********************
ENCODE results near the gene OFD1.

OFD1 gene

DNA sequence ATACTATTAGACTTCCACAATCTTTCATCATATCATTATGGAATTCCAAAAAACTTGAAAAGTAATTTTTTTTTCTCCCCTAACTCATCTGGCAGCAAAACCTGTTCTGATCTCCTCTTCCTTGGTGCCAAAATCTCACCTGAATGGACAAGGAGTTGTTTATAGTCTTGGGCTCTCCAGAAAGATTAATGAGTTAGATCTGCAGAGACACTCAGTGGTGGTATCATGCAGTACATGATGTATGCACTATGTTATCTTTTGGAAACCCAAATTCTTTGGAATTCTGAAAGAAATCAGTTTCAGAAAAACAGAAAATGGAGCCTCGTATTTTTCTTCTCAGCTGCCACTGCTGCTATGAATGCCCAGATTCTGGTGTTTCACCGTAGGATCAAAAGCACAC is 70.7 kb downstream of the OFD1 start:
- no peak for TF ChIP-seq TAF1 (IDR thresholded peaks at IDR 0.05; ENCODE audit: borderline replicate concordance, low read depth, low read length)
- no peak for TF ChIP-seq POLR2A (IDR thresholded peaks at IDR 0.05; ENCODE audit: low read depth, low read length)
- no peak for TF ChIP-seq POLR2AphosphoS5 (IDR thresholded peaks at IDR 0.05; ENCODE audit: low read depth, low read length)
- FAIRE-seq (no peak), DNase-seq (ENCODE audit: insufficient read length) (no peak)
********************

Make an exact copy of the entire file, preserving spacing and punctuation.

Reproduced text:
ENCODE results near the gene OFD1.

OFD1 gene

DNA sequence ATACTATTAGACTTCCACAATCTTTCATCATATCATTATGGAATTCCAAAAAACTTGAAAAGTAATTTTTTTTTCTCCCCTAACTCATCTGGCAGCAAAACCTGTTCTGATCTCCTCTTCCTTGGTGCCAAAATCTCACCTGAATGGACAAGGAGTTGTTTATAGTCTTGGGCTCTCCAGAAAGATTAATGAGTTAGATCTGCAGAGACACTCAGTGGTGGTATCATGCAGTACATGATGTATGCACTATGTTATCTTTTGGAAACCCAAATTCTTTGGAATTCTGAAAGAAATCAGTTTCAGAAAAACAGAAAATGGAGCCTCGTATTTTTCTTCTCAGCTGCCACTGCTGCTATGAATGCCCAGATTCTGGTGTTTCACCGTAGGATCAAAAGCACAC is 70.7 kb downstream of the OFD1 start:
- no peak for TF ChIP-seq TAF1 (IDR thresholded peaks at IDR 0.05; ENCODE audit: borderline replicate concordance, low read depth, low read length)
- no peak for TF ChIP-seq POLR2A (IDR thresholded peaks at IDR 0.05; ENCODE audit: low read depth, low read length)
- no peak for TF ChIP-seq POLR2AphosphoS5 (IDR thresholded peaks at IDR 0.05; ENCODE audit: low read depth, low read length)
- FAIRE-seq (no peak), DNase-seq (ENCODE audit: insufficient read length) (no peak)